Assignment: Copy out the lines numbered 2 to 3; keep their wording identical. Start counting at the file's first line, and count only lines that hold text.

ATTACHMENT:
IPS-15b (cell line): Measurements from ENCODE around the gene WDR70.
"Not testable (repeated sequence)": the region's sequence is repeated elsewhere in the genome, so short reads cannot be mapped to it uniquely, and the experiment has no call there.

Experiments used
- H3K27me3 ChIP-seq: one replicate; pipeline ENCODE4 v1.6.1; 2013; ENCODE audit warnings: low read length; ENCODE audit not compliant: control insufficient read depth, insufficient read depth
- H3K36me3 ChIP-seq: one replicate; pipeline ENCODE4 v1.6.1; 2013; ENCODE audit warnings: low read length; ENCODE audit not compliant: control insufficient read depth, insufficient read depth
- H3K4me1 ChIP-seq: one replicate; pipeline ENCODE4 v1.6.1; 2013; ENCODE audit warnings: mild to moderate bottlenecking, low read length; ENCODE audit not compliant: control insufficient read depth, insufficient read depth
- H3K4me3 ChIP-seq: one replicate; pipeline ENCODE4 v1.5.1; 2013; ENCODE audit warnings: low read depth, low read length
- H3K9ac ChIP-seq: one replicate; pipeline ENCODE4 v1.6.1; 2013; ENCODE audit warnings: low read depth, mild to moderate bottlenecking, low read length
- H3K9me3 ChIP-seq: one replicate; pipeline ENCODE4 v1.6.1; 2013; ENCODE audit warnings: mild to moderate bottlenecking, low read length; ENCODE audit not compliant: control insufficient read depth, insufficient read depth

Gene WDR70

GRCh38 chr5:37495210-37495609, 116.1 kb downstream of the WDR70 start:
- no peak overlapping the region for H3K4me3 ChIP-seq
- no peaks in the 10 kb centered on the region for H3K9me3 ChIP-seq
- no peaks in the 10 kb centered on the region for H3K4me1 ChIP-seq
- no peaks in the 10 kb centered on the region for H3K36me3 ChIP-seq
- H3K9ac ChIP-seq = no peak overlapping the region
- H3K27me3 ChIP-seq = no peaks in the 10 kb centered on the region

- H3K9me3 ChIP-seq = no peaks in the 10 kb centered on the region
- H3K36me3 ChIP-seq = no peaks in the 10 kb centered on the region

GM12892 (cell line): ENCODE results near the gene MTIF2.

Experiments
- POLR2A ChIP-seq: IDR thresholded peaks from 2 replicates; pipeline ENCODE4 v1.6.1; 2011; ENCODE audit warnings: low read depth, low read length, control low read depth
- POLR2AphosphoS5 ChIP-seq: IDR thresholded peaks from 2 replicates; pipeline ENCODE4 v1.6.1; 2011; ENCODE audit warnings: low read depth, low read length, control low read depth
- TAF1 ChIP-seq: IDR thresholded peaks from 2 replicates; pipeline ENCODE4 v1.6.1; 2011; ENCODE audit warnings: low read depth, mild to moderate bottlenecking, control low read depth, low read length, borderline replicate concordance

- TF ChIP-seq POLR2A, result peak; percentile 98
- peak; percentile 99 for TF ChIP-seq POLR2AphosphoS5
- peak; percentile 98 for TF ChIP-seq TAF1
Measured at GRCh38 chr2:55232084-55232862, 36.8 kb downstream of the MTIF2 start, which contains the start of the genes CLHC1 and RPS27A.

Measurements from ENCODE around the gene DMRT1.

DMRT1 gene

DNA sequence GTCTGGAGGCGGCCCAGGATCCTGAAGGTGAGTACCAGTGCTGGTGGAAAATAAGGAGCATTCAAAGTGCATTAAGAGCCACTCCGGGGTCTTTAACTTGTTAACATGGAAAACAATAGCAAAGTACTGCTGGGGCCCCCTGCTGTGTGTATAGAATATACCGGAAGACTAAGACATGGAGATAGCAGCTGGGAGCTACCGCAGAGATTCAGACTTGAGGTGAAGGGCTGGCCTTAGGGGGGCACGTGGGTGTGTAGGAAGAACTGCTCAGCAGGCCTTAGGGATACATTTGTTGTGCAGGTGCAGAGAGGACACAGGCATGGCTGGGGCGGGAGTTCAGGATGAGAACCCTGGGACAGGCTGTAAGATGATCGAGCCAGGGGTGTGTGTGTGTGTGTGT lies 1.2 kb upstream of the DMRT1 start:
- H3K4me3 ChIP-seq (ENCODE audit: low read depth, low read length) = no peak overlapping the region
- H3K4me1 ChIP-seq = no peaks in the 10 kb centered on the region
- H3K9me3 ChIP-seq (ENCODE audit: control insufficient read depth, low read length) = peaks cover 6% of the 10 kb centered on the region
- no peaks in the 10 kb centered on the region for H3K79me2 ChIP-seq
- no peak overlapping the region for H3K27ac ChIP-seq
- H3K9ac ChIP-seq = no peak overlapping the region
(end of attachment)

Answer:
"Not testable (repeated sequence)": the region's sequence is repeated elsewhere in the genome, so short reads cannot be mapped to it uniquely, and the experiment has no call there.

Experiments used